If you've searched the internet for private medical insurance that covers scabies then you are probably for looking for established UK based health insurance companies that can cover scabies.
Our advice when looking for health insurance that covers scabies is to speak to a insurance broker. Health insurance is extremely complicated and if you want complete certainty that scabies is covered you should talk with a health insurance broker who can explain which providers will cover this medical condition and which will not.
There are many advantages to using a broker but the largest by far is that you're using their industry experience at no cost. They are paid by the insurer (Aviva or Bupa etc) rather than by you so it costs you no extra to use their services.
- Do you reside in many different areas? Some will give you a cheaper policy premium than offers. A insurance broker will be able to advise whats best.
- Do you have a hobby that may invalidate your insurance policy? A broker will know this critical information.
- If you are a couple and one of you has claimed on your policy this year would it be cheaper to separate you both onto two different policies?
- You've developed a certain condition and want to know which policy provider offers the biggest amount of cover for it. A broker will know this instantly saving you huge amounts of time and effort.
You can call around every health insurance provider you can find and ask if they cover scabies, however this will be a very time consuming process. Each insurer will ask for your medical history because its not normally a simple yes or not if a medical condition is covered or not.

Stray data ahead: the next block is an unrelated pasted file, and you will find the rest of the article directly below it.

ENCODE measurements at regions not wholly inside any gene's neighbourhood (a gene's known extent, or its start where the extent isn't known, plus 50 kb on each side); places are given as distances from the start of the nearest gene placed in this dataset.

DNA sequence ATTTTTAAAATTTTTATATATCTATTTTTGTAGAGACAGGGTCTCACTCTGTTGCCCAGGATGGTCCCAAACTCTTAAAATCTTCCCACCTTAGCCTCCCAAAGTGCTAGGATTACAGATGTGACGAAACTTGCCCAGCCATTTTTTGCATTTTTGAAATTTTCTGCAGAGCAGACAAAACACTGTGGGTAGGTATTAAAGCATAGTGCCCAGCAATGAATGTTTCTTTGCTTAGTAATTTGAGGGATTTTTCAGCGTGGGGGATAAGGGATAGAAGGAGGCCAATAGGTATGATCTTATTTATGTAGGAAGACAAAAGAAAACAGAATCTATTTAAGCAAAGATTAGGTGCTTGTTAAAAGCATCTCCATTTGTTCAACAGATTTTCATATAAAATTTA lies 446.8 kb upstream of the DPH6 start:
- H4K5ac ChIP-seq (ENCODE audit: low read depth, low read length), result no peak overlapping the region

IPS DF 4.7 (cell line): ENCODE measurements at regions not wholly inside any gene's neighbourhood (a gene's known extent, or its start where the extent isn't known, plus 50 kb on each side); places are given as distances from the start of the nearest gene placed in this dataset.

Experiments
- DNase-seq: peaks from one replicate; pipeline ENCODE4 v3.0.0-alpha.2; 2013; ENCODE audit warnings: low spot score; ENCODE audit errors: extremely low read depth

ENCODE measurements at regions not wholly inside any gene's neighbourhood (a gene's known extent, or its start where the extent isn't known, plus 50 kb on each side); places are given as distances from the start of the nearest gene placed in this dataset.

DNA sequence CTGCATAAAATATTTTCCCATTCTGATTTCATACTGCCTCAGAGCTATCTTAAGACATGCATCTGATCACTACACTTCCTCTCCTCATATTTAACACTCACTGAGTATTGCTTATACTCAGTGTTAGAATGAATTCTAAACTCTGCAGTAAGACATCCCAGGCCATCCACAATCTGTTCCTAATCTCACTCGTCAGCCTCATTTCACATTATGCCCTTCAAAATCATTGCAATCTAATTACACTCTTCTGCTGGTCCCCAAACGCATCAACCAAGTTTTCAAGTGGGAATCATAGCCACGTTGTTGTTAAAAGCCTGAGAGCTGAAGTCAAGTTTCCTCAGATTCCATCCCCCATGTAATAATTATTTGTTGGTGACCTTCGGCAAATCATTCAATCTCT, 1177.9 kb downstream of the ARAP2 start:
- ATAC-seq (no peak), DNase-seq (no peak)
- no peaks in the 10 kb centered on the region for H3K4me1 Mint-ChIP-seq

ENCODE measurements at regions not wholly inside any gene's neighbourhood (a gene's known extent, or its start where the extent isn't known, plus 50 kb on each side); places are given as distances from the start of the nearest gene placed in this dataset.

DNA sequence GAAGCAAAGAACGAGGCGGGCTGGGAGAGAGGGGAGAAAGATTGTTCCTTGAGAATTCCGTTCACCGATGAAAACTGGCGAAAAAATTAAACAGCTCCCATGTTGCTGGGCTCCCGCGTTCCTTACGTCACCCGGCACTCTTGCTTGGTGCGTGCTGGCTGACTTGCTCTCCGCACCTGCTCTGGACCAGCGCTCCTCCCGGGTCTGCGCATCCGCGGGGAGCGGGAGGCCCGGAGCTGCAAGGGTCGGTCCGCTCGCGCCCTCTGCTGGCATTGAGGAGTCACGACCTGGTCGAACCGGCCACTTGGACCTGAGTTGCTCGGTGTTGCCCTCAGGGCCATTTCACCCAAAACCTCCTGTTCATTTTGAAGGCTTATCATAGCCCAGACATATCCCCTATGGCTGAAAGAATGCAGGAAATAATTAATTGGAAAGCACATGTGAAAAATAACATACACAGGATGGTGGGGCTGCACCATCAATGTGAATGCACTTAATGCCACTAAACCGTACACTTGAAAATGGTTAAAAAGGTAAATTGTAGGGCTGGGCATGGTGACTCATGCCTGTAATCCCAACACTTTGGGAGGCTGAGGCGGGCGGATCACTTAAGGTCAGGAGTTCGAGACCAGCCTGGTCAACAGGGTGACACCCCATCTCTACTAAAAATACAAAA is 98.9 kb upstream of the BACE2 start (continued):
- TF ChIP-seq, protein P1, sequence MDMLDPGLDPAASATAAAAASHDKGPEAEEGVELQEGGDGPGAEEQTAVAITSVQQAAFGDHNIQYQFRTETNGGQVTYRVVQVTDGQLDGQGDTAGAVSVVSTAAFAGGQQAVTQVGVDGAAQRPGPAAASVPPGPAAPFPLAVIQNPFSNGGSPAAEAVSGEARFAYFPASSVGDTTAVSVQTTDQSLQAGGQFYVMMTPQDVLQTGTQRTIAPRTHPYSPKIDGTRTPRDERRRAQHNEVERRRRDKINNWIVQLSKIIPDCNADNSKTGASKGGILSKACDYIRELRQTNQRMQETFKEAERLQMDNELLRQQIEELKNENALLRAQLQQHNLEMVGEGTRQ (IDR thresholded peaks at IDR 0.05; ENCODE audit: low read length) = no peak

Its much quicker to speak to one medical insurance broker which will know which providers on the market cover scabies and under what terms they do or don't cover it.
Scabies is a contagious skin condition caused by tiny mites that burrow into the skin.
The main symptom of scabies is intense itching that's worse at night. It also causes a skin rash on areas where the mites have burrowed.
Read more about the symptoms of scabies.
Scabies mites are called Sarcoptes scabiei. They feed using their mouths and front legs to burrow into the outer layer of skin (epidermis), where they lay eggs.
After 3 to 4 days, the baby mites (larvae) hatch and move to the surface of the skin, where they mature into adults.
Scabies like warm places, such as skin folds, between the fingers, under fingernails, or around the buttock or breast creases. They can also hide under watch straps, bracelets or rings.
Read more about the life cycle of the scabies mite.
Scabies is usually spread through prolonged periods of skin-to-skin contact with an infected person, or through sexual contact.
It's also possible – but rare – for scabies to be passed on by sharing clothing, towels and bedding with someone who's infected.
It can take up to 8 weeks for the symptoms of scabies to appear after the initial infection. This is known as the incubation period.
Read more about the causes of scabies.
Scabies is widespread in densely populated areas with limited access to medical care, and is most common in the following tropical and subtropical areas:
In developed countries, scabies outbreaks can sometimes occur in places where there are lots of people, such as schools, nurseries and care homes.
In the UK, most outbreaks of scabies occur in the winter. This may be because people tend to spend more time indoors and closer to each other at this time of year.
It's difficult to know exactly how many cases of scabies there are in the UK. This is because many people don't visit their GP and treat the condition with non-prescription medicines.